Friday, September 01, 2006

Reader's Diary #149- Hugh Shea: The Poetry of Newfoundland's Hugh Shea (up to "We Do")

In an earlier post, I asked the question "What is a poet but a politician with not as much at stake?"

Since then, I've had time to rethink. Poets and politicians have one thing in common; words are their raison d'etre. But that's where the similarities end.

Politicians often use simple words to conceal the truth, while poets often use abstract words to reveal the truth. Does this mean a politician cannot be a poet? Yes.

Exhibit A: The Poetry of Newfoundland's Hugh Shea.

(Disclaimer: This collection was published posthumously and it is possible Shea would have edited these or even chose not to publish them altogether.)

Hugh Shea was a Newfoundland politician, involved with both the Conservatives and then the Liberals, during the 70s and 80s. And while he doesn't use the "simple" words I spoke of above, he's still no poet.

Shea's biggest fault as a poet is his poor sense of rhythm. As a man with two left feet, I feel silly condemning another for being rhythmically challenged, but this is poetry- not dancing.
"He died and everyone swore to a man
They voted for him every time he ran.
A harmless thought and set as though by rote
Now dead, it seemed he did deserve their vote."

- from "The Politician"

That is the opening stanza of the opening poem. I've read and reread the third and fourth lines and they still seem awkward to me. Sometimes poets justify it. A poem about penguins for instance could get away with clumsy phrasing- it would mimic their unrhythmic gait. But every poem in Shea's collection, regardless of subject matter, has equally awkward lines.

To me, that is one mighty hurdle. If the poet screws that up, it's hard to take anything else serious. But I'm continuing to read through them, so I thought I might as well try. Yet, that wasn't his only downfall. Coming from a political vantage point, Shea's poems are often too blunt and intentional for my liking. In "Look Again" for instance, he takes on those who have negative stereotypes about Newfoundlanders: "If you want a Newfie, then find a fight." I'm not a fan of overtly political poetry. I've read some of Che Guevara's poetry, Milton Acorn's poetry and now Shea's. All throw subtlety to the wayside for attacks on bigotry, classism, etc. They might all make for good speeches or rallies, but not for poetry. Margaret Atwood's best poems seem to know how to walk the fine line, the aforementioned poets do not.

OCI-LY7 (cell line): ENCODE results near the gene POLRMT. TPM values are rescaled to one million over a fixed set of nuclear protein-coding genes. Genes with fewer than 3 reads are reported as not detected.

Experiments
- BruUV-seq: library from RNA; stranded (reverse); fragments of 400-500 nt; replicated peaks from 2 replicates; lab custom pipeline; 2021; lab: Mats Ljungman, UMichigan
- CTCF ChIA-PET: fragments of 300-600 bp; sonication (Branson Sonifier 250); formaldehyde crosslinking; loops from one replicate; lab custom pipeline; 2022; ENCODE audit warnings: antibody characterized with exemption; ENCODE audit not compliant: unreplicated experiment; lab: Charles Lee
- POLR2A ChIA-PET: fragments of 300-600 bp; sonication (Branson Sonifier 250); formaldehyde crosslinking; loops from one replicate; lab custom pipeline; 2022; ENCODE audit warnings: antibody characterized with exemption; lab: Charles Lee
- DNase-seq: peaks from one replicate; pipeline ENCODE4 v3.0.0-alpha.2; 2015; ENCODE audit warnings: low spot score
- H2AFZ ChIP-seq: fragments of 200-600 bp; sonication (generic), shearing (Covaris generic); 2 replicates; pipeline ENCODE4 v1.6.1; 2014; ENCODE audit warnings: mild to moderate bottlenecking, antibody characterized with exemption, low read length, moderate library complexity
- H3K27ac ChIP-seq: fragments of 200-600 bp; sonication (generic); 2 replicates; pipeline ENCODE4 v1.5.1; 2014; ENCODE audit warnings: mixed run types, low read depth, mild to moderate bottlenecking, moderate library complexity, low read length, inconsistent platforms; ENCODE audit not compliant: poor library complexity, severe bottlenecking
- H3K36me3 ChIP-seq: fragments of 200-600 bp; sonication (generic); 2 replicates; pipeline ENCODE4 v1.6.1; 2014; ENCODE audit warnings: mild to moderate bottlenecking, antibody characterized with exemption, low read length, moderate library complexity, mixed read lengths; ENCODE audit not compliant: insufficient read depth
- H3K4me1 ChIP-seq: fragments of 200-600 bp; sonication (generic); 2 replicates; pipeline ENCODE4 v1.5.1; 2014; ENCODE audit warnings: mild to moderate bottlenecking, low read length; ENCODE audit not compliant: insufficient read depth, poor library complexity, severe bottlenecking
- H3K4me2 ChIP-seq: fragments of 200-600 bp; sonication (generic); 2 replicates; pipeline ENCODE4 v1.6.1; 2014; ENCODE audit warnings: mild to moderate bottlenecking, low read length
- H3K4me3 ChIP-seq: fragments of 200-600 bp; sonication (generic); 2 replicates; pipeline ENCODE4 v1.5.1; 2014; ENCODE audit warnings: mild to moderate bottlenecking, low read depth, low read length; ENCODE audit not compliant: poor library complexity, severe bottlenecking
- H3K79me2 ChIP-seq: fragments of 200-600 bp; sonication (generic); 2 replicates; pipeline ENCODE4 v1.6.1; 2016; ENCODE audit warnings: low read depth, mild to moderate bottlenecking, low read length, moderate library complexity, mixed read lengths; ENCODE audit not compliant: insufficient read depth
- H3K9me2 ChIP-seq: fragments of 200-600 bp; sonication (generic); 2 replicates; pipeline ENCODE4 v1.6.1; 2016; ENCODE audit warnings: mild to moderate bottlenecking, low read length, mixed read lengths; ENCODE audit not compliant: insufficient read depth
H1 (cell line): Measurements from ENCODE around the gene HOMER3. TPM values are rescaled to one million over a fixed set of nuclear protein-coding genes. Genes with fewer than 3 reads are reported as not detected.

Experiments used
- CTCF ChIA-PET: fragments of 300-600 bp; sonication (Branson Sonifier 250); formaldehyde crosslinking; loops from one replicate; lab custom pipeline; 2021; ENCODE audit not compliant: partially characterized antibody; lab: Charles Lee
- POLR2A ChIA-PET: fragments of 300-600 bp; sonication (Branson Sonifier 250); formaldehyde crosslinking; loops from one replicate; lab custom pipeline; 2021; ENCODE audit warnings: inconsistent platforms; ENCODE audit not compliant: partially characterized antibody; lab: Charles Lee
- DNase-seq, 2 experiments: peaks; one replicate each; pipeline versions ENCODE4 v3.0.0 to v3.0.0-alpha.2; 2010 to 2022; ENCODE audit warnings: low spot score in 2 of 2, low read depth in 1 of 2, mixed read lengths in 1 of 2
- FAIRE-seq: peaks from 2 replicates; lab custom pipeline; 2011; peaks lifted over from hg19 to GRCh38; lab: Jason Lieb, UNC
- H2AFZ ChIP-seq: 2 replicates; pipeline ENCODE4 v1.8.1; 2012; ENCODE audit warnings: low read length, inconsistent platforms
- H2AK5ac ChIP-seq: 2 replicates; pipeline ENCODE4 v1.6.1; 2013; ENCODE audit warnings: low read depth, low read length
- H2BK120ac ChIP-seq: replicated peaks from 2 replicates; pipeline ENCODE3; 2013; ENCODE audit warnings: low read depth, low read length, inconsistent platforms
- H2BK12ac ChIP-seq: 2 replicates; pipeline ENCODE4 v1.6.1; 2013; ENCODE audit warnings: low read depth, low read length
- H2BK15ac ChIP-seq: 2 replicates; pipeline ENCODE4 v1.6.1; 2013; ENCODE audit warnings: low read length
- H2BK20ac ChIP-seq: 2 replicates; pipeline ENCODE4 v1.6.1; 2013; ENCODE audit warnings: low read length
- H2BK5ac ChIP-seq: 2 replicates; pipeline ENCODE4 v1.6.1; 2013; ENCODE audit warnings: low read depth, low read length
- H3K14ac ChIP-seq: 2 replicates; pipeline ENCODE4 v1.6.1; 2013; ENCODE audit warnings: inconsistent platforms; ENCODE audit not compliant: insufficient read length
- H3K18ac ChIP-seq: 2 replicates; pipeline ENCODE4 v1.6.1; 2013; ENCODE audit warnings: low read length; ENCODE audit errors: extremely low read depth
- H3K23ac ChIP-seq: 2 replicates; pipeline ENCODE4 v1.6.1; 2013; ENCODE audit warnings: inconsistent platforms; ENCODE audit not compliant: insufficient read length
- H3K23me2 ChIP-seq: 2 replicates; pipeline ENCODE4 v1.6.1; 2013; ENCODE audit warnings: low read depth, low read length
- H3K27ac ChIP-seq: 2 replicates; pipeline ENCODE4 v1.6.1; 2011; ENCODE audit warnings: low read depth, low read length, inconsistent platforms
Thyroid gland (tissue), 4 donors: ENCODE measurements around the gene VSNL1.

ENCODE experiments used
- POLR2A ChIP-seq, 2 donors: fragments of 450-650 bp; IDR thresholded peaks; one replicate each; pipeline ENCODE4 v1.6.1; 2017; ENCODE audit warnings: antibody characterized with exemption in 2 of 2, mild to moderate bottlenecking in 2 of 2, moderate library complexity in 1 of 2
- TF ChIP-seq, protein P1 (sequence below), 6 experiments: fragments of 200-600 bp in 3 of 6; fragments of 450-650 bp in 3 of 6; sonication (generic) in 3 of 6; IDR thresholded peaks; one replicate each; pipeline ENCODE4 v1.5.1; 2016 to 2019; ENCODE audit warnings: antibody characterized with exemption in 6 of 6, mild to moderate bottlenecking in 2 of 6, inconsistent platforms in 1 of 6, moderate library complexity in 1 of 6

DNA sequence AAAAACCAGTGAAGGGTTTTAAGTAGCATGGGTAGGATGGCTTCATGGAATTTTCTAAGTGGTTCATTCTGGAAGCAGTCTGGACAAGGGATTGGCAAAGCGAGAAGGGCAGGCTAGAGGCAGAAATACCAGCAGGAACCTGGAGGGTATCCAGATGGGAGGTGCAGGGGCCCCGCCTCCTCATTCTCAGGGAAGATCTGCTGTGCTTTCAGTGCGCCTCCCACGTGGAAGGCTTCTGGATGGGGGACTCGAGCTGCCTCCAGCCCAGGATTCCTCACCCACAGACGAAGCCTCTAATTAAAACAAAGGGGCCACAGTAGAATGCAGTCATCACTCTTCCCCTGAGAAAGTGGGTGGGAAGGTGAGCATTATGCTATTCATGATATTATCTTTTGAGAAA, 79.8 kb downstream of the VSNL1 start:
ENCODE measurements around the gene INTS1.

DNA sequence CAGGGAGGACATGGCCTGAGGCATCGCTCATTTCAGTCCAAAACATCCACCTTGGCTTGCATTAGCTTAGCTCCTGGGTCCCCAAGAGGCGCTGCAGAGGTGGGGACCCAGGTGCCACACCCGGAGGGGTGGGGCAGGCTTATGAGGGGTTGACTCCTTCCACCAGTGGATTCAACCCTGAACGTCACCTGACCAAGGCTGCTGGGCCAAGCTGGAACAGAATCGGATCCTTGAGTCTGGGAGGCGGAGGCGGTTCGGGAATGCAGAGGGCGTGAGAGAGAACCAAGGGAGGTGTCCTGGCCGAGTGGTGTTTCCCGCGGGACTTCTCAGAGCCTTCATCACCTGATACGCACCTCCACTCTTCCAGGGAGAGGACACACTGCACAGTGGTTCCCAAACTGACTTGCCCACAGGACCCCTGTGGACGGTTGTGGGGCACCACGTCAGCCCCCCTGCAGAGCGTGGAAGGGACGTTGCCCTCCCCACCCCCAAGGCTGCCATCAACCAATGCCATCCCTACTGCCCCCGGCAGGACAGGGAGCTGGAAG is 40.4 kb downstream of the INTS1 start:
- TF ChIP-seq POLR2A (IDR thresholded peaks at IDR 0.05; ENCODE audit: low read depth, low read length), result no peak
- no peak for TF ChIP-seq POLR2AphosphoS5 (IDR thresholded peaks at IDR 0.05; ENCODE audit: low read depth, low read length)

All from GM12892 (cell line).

Shea does have some poetic sensibilities. Take any line individually and you can sense an appreciation for the "right" word: "Not realizing that this gaudy dove", "Or the haggish sea" etc. Perhaps Shea was on his way to becoming a poet, but he passed away before the transformation was complete.


Barbara Bruederlin said...

Interesting take on the differences between poets and politicians. I think you are onto something there. The rhyming stanza you quoted is awkward and stilted, I think some of it may have to also do with the way in which it rhymes, in its obviousness (does that make any sense?).
I keep thinking of you as I am reading Lynn Coady's Mean Boy, as it is about a poetry student being mentored by renegade poet/professor in a small east-coast university (and you are the only poet I know).

John Mutford said...

A poet? Me?

While I appreciate the title, I don't deserve it. The way I see it, poets actually write poems. Me, I'm only a poet a small fraction of the time. I lack the discipline. Always working on the research, but never the thesis. Maybe someday...

Anonymous said...


How did you come across Che Guevara's poetry? I've searched and there doesn't seem to be anything published.

Best regards

John Mutford said...

Anonymous: Some of Che's poetry was published in Jon Lee Anderson's biography simply titled "Che Guevara." If you go here and scroll down to p.43 you can see the first one. There are a few others in the book as well.